The obligation to free prisoners, especially those who have been unjustly imprisoned at the hands of oppressors, is emphasised in the Qur’an and Sunnah. Furthermore it is unanimously agreed upon by the great scholars of the past.
Imam Malik said, “It is obligatory on (Muslim) people to ransom the prisoners with all their wealth.” There is no difference of opinion among the scholars over this, since the Prophet (ﷺ) said, “Free the prisoners.”
Al-Qurtubi said, “Freeing the prisoners is obligatory on the Muslim, whether by war or wealth.”
Ibn Taymiyya said, “Freeing Muslim prisoners is one of the greatest obligations. Spending money from endowments (waqf) and other sources is one of the best deeds.”
The Power Of Our Du’ās
Dr Aafia is a noble mother, hafiza of Qur’an, dā’ī of Islam, an accomplished neuroscientist, and much more.Given all the hardship and suffering she has faced we pray fervently that she remains steadfast with Allah’s decree, hopeful in His mercy and optimistic in the Ummah. The fact that such noble and heroic figures, who have suffered such persecution and sacrificed so much for Allah’s sake, still exist in our Ummah should fill us with confidence and pride that we belong to a blessed nation. During the precious upcoming nights of Ramadan, remember to keep Dr Aafia, her family and all those unjustly imprisoned in your du’ās.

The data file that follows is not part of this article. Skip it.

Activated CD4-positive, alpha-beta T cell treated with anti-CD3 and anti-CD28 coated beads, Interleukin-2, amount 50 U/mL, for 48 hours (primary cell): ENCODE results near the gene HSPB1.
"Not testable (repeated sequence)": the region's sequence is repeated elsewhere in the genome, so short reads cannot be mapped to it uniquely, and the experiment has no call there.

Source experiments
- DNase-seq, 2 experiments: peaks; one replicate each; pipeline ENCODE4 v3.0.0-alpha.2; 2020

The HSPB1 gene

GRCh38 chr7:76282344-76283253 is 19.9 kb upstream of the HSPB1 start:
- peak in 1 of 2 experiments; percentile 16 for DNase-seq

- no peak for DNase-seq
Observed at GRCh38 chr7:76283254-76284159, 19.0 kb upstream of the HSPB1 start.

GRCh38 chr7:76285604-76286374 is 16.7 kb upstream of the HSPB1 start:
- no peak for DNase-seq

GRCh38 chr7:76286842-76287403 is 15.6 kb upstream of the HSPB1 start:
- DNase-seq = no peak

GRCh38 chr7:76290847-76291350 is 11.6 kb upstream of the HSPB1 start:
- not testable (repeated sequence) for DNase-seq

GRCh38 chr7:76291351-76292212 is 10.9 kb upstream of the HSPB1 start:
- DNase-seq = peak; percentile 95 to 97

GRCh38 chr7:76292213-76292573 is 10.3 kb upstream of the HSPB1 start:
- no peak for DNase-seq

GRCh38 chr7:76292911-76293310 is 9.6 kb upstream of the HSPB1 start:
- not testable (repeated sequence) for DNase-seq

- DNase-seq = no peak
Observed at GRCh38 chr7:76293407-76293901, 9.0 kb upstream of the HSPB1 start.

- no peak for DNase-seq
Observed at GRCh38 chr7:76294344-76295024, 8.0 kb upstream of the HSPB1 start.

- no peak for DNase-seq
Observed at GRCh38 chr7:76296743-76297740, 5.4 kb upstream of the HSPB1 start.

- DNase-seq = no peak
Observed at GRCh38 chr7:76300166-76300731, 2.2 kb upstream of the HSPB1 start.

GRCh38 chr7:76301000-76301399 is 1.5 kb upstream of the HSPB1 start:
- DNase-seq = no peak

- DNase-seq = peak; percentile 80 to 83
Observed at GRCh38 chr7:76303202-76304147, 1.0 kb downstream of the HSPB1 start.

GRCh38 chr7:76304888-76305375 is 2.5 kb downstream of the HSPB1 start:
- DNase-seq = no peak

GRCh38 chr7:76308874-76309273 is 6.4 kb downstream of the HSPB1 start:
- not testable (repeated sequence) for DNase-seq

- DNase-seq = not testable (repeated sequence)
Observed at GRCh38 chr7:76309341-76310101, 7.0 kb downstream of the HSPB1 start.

May Allah release her, heal her of her mental and physical wounds, and return her to her family. May He place mercy in our hearts towards her and the wider Ummah and aid us in our efforts to free her. Āmīn.
 Al-Qur’ān 4:75
Maira Khan is a UCL Psychology graduate who also holds a postgraduate degree in Health Psychology. She has been involved in many community-based projects, volunteering with Lighthouse Advocacy and is currently the Campaigns Coordinator for Islam21c. Maira aspires to become a researcher and intends to make a contribution to the field of international relations by shedding light on international complicity towards injustices globally.